Saanich council is squaring up to fight climate change with a new climate plan.
At a meeting on Jan. 28, councillors discussed and endorsed the 2020 climate plan, referred to as 100% Renewable and Resilient Saanich. The plan is a response to the District’s declaration of a climate emergency in March 2019 and the climate targets adopted in August 2019.
Through the Climate Plan: 100% Renewable and Resilient #Saanich, we are taking action to improve our quality of life, protect our community, and reduce local and global risks associated with a changing climate.https://t.co/heEWHYo2om pic.twitter.com/I2ajC8WM9Y
— District of Saanich (@saanich) January 29, 2020
The plan includes 131 actions to reduce the risks associated with climate change on local and global levels, improve quality of life for residents, save money, cut greenhouse gas emissions in half by 2030 and to net-zero by 2050, prepare for a changing climate and transition t0 100 per cent renewable energy by 2050.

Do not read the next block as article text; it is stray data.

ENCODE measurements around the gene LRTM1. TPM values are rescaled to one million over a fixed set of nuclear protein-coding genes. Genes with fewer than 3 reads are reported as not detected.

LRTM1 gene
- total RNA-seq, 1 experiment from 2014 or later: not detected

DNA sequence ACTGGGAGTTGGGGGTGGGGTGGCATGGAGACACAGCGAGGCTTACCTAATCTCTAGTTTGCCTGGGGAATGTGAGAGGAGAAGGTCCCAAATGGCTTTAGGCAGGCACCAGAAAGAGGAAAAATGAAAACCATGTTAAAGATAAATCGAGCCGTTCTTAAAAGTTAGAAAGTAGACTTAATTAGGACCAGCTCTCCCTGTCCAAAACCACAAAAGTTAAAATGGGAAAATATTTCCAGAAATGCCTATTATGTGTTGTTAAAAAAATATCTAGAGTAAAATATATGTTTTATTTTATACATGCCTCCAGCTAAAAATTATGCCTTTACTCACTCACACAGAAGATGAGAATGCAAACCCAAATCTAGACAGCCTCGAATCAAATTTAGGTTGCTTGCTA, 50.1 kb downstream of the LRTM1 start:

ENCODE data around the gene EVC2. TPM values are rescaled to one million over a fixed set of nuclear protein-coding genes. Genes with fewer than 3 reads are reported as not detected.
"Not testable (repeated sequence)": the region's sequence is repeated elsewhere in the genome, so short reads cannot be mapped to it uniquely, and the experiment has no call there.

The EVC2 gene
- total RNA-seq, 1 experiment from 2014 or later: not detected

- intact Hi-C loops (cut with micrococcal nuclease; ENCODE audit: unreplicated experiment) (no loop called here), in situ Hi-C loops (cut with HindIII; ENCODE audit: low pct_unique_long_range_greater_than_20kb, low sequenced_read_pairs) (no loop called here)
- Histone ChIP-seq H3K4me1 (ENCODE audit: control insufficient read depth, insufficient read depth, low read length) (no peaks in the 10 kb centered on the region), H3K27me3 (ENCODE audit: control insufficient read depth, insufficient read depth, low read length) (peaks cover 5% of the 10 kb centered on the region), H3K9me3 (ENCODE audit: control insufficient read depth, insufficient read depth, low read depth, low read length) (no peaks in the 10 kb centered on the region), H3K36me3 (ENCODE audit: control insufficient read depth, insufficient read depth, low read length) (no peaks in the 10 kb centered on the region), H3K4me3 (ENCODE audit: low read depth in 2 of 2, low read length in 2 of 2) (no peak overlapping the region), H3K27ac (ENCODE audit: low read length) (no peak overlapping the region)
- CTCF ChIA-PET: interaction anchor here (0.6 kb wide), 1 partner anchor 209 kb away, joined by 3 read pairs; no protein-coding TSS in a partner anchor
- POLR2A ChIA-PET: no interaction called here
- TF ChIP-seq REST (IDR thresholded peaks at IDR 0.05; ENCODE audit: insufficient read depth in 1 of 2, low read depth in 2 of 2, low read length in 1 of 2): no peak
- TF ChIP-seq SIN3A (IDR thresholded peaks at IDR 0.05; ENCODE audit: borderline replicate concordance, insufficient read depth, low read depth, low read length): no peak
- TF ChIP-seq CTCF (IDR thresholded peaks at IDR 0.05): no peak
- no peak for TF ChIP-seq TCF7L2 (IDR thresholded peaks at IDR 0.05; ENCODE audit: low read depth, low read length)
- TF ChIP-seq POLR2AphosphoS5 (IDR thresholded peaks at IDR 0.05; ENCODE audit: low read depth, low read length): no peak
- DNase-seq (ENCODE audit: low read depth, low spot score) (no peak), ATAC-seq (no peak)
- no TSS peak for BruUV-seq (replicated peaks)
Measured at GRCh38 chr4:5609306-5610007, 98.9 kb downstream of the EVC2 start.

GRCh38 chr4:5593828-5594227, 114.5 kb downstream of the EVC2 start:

According to the District, 40 per cent of the actions are either currently being executed or can be delivered by the existing staff.
District staff determined that transportation and the use of fossil fuels in homes are the largest sources of greenhouse gas in Saanich. In an effort to combat this, the plan suggests removing oil tanks to reduce the risk of spills and the subsequent cleanup costs, planting more trees throughout the municipality to improve air quality, creating roadways that are safer for all road users and making the transition to electric vehicles to reduce air and noise pollution.
The plan also outlines the financial and personnel resources required to execute the prioritized list of actions. In 2020 alone, the plan is expected to cost $2.5 million and require two new full-time positions. The financial implications of the 100% Renewable and Resilient Saanich plan will be considered in the District’s 2020 budget deliberations.
“Saanich is committed to our climate goals, but we need help from the community,” said Saanich Mayor Fred Haynes. “The time to act is now.”
Individuals are encouraged to use the Saanich Carbon Calculator – accounting for vehicle and air travel, hydro bills, fossil fuel consumption and waste habits – to find out how many tonnes of greenhouse gas emissions they create annually. Then, steps can be taken “community-wide” to reduce emissions, Haynes explained. He noted that incentives, education and financing options are in the works.